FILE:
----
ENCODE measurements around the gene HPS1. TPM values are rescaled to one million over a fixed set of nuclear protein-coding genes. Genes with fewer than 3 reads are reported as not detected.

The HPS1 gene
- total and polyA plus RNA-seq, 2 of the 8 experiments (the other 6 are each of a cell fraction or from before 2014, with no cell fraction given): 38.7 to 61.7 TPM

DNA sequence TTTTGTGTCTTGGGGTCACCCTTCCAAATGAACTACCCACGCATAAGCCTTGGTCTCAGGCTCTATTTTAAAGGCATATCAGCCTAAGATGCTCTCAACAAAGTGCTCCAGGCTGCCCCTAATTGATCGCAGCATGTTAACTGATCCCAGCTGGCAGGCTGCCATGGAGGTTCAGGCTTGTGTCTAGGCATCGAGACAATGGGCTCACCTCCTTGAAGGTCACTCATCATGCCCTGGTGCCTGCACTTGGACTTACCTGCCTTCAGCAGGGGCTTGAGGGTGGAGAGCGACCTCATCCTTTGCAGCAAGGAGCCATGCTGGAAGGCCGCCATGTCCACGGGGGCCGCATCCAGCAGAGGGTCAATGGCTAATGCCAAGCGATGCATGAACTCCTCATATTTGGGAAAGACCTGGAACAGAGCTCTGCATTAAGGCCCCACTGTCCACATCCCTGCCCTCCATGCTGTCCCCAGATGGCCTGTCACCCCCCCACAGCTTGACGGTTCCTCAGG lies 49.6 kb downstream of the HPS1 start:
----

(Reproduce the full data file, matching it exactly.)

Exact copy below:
ENCODE measurements around the gene HPS1. TPM values are rescaled to one million over a fixed set of nuclear protein-coding genes. Genes with fewer than 3 reads are reported as not detected.

The HPS1 gene
- total and polyA plus RNA-seq, 2 of the 8 experiments (the other 6 are each of a cell fraction or from before 2014, with no cell fraction given): 38.7 to 61.7 TPM

DNA sequence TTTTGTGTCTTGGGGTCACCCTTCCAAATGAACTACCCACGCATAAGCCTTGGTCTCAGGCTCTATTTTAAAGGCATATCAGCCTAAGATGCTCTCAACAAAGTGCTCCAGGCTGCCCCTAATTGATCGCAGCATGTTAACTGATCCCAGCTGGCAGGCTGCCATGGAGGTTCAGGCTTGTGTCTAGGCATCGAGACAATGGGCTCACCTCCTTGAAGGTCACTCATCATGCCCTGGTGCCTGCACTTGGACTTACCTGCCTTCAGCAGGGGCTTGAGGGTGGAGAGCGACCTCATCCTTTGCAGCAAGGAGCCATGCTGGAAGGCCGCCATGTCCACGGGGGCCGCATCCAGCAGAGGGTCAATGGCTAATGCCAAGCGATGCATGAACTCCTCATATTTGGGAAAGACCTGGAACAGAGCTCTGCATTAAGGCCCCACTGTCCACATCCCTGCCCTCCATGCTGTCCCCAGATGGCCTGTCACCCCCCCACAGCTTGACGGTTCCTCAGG lies 49.6 kb downstream of the HPS1 start: